Wednesday, February 11, 2015

Set Processes, Not Goals

by Geraud Staton

Let me start by clarifying. Goals are important. I'm not saying you shouldn't set them. You absolutely should. Not only should you set them but you should evaluate them regularly. As a matter of fact, I set not only long- and medium-term goals for my company and for my art, but every Monday I set small weekly goals. All that goal setting could be overwhelming. It can also be counter-productive.

Besides, there are only so many reminders and so many life creeds and so many affirmations that I can do. And that is what goals actually are: visions of your future. When you say, "I want to increase company sales by 25%" you are creating a vision of the future of your company. The better you can visualize the more likely you are to make it happen. Being a goal setter puts you ahead of many of your peers.

Is that enough? Not even close!

You should do more than just set goals. Especially for your long- and medium-term goals. Let's use the increase in sales as an example. You have set a goal to increase your sales by 25%. Now what? Every day you come in, re-affirm your goals, and do whatever you can to make them come true. Sometimes this works. Again, daily reminders of your goals put them firmly in your vision, and this is a good thing. But there are also downsides. You never really see success because you are always comparing yourself to a better future. You constantly reinvent the wheel using some new idea or technique you read about online. Maybe you just flounder around because the goal is so wonderful but the day-to-day is so blah!

Best thing to do is to figure out HOW you reach your goal. This is not earth-shattering news. In fact, there are people who can tell you how to set goals a lot better than I can. Check out Forbes article from December 2014. Excellent advice!

So, now that you have the goal, you need to develop that plan, or the process that will make it happen. And that process becomes your focus. Instead of coming in every day and reminding yourself that you want to increase 25% in sales and that you've only gone up 7%, you might say, "today I am going to create 1 blog post for my business website, call at least 5 past clients, post 5 value-added entries to your social media accounts, and respond to 3 forum feeds today."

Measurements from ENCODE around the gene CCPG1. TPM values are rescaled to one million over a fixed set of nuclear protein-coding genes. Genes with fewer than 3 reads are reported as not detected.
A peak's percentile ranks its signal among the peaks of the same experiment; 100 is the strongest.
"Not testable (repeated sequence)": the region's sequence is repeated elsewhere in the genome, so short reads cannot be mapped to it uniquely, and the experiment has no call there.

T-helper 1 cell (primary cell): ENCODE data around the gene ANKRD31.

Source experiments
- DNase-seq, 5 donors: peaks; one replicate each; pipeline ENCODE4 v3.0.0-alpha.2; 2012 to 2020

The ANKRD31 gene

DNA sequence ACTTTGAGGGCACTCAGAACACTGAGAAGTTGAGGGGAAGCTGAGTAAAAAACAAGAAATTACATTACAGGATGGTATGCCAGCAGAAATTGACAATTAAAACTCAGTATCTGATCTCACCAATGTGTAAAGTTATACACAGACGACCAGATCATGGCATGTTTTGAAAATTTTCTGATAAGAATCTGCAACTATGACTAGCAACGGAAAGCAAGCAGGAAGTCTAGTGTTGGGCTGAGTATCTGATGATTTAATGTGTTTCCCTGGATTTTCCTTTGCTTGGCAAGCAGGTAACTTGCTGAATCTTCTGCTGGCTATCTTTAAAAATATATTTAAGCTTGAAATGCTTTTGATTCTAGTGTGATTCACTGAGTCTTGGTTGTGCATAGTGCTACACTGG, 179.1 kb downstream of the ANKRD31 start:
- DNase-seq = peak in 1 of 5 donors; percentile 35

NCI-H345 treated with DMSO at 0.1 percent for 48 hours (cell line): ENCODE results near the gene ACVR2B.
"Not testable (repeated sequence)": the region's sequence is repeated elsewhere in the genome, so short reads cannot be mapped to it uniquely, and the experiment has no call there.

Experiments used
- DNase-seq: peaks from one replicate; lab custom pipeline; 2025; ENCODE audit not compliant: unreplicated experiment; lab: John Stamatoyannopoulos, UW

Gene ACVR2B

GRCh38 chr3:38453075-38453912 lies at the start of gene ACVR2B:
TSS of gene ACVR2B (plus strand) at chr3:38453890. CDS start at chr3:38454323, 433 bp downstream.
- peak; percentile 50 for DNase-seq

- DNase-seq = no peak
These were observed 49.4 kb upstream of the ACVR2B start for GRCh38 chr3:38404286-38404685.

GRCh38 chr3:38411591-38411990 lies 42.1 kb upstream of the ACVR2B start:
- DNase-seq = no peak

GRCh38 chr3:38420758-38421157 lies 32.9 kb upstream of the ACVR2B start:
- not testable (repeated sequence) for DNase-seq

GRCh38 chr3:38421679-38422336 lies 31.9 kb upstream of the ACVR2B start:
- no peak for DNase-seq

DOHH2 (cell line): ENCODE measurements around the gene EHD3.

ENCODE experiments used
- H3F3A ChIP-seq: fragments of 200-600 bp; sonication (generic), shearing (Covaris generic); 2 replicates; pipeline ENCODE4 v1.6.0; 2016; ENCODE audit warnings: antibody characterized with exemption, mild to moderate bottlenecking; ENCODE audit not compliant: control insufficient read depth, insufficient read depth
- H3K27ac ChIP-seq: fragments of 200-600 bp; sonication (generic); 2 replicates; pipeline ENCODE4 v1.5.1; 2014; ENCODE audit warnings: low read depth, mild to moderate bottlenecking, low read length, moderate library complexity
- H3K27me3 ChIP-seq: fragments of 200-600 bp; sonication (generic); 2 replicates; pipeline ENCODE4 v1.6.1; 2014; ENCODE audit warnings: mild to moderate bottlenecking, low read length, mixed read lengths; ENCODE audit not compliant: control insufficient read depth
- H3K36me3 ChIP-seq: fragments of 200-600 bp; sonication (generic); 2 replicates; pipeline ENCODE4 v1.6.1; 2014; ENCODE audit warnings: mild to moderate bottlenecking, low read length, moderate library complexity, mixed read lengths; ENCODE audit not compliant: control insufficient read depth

And the next day, this will be your same goal. And the next. And the next. You'll do so because you have determined that this is the way you will increase your sales. And you'll continue following the process until you've made it. There is no frustration that in week 2 you've only increased by 18%. There is no loss of momentum when you learn of a new technique that you can try on day six. You are living through the process.

And every day you complete the process is a successful day. If you forget the goal you'll still have success. In fact, I believe you'll have more success forgetting your goal than if you forgot the process.

Who do you think will be a better musician: the musician that only dreams of playing in the Boston Philharmonic Orchestra but practices rarely, the musician that only practices for 8 hours each and every day but rarely thinks about what she wants to do with it, or the musician that does both?

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